Lexical Stress Classification for Language Learning Using Spectral and Segmental Features

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Ferrer, L., Bratt, H., Richey, C., Franco, H., Abrash, V., & Precoda, K. (2014, May). Lexical stress classification for language learning using spectral and segmental features. In 2014 IEEE International Conference on Acoustics, Speech and Signal Processing (ICASSP) (pp. 7704-7708). IEEE.


We present a system for detecting lexical stress in English words spoken by English learners.  The system uses both spectral and segmental features to detect three levels of stress for each syllable in a word.  The segmental features are computed on the vowels and include normalized energy, pitch, spectral tilt and duration measurements. The spectral features are computed at the frame level and are modeled by one Gaussian Mixture Model (GMM) for each stress class.  These GMMs are used to obtain segmental posteriors, which are then appended to the segmental features to obtain a final set of GMMs.  The segmental GMMs are used to obtain posteriors for each stress class. The system was tested on English speech from native English-speaking children and from Japanese-speaking children with variable levels of English proficiency.  Our algorithm results in an error rate of approximately 13% on native data and 20%on Japanese non-native data.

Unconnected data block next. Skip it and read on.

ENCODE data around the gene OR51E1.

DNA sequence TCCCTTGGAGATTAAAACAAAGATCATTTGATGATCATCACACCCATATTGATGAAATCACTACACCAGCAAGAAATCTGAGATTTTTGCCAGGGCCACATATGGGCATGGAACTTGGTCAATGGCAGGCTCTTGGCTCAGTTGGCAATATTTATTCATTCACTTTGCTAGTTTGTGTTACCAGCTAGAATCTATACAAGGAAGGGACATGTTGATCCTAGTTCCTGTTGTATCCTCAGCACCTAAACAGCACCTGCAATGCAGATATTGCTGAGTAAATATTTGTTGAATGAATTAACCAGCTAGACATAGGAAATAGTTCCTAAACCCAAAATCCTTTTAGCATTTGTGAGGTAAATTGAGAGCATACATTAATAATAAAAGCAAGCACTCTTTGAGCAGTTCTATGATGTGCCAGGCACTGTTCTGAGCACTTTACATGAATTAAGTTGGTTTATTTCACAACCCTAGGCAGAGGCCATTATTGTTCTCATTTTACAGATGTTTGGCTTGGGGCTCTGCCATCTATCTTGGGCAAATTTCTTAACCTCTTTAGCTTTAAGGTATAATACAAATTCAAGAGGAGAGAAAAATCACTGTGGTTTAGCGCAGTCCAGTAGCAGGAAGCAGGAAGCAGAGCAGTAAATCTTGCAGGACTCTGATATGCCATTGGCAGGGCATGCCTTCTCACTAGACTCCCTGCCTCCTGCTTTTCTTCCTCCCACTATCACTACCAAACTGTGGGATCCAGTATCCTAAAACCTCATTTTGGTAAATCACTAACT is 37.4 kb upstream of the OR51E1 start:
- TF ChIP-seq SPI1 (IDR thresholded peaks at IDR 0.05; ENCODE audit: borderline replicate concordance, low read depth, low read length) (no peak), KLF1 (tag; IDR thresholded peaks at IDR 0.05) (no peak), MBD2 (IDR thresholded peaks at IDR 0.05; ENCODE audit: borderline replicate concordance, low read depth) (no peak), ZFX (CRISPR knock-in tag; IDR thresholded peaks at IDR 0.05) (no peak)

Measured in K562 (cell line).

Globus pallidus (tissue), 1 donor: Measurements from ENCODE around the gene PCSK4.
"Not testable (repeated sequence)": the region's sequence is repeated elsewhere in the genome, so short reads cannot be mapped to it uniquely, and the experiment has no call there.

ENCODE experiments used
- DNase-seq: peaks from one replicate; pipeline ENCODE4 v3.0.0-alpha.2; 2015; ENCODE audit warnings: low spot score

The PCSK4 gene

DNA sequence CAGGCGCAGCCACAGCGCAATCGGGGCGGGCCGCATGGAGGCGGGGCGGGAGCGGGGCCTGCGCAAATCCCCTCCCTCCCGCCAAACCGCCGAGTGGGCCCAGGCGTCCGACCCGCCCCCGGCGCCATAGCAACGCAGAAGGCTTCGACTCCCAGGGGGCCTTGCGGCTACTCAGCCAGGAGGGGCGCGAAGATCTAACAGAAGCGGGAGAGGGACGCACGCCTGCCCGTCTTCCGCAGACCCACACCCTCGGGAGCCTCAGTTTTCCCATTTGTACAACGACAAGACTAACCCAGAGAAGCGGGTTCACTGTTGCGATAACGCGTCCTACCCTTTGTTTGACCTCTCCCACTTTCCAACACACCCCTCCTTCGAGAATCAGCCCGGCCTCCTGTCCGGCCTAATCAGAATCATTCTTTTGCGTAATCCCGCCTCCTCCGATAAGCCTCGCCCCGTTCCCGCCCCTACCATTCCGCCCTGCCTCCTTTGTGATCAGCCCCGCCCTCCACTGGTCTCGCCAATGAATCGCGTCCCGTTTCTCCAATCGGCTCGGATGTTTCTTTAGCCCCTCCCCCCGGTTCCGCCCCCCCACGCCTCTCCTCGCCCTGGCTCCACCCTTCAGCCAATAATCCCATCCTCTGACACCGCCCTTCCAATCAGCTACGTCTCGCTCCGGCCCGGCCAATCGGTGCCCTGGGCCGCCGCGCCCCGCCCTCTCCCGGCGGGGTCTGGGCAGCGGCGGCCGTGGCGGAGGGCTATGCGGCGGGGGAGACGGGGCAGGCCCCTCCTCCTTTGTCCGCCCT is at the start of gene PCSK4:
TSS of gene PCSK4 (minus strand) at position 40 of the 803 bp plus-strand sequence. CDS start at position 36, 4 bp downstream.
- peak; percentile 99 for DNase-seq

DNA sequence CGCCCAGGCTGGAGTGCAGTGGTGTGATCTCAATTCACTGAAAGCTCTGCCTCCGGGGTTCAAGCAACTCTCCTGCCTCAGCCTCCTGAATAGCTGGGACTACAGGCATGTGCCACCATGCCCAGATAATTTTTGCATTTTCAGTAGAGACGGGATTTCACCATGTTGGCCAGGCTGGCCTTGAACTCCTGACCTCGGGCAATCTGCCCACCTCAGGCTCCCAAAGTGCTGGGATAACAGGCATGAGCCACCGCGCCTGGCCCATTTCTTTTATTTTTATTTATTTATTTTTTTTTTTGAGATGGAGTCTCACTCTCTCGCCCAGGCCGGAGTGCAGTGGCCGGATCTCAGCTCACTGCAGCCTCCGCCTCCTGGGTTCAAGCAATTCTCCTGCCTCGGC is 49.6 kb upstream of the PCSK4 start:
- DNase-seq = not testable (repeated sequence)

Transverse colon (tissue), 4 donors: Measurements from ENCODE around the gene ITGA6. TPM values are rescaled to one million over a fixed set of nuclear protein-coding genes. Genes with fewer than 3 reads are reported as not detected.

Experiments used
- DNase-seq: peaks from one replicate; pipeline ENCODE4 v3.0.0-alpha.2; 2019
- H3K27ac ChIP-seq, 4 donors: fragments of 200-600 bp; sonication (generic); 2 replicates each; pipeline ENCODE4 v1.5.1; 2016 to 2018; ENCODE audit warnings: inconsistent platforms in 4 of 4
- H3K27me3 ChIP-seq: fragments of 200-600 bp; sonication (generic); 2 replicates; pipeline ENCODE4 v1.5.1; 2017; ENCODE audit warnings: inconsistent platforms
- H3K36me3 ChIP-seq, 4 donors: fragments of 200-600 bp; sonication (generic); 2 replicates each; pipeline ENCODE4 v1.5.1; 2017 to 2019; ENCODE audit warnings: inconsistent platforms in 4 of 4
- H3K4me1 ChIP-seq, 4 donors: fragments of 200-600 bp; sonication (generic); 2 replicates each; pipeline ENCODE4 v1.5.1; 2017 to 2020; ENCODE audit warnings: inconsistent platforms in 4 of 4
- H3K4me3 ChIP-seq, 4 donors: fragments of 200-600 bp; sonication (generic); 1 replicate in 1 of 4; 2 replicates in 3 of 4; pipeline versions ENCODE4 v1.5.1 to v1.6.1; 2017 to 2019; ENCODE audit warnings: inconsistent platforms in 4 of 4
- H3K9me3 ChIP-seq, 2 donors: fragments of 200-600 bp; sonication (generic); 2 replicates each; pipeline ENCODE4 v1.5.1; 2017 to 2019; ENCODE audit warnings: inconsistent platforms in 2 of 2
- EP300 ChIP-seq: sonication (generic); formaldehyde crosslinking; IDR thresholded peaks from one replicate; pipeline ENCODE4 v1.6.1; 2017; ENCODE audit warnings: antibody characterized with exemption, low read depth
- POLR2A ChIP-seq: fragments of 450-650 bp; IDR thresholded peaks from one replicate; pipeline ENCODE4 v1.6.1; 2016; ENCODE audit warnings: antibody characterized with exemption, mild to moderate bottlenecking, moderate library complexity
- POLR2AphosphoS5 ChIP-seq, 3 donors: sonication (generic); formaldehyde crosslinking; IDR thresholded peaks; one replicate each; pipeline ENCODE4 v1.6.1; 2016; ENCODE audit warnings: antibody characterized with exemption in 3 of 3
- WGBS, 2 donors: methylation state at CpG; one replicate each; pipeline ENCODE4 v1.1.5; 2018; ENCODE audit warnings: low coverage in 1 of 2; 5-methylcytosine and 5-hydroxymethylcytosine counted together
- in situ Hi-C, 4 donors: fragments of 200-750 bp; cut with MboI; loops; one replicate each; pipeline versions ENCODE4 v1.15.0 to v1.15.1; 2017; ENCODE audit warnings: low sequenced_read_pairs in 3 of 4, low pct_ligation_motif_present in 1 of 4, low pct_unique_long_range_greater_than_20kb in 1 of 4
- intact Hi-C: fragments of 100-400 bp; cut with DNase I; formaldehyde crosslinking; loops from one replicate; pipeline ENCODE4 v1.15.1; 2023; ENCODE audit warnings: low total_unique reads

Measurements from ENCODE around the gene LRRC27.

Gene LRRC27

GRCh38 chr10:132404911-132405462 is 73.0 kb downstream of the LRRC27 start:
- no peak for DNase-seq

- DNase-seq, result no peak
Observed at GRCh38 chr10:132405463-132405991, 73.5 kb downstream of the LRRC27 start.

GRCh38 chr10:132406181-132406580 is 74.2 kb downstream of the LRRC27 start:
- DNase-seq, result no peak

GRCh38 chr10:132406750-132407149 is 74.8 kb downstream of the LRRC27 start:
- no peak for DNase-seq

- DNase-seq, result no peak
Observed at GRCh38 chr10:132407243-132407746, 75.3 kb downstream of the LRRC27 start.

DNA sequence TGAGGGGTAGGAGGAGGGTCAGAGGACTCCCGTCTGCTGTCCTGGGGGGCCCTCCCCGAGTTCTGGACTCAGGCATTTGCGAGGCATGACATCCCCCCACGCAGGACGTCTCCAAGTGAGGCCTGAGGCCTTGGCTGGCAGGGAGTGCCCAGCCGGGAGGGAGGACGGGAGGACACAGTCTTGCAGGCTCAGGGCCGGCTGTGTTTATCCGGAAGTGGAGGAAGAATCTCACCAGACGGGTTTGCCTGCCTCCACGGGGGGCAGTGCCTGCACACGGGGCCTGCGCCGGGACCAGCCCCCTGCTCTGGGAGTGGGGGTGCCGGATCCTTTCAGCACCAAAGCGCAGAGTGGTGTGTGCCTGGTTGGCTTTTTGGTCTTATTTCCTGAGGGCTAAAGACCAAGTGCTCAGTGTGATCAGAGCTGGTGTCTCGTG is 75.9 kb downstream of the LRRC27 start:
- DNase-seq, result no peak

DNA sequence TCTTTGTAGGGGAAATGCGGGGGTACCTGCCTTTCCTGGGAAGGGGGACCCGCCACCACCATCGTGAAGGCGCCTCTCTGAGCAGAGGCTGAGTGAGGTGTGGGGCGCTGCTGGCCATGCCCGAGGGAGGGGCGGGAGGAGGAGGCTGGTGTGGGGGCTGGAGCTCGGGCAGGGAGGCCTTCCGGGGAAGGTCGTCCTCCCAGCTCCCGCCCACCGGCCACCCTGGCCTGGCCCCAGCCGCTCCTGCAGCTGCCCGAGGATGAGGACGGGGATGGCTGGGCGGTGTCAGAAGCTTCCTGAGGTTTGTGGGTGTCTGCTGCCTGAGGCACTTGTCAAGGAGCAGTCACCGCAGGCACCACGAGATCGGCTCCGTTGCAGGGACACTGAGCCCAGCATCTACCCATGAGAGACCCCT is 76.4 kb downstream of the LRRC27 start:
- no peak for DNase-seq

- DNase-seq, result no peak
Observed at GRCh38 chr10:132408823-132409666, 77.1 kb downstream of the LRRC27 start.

Keywords: Stress, Adaptation models, Feature extraction, Computational modeling, Hidden Markov models, Data models, Speech.

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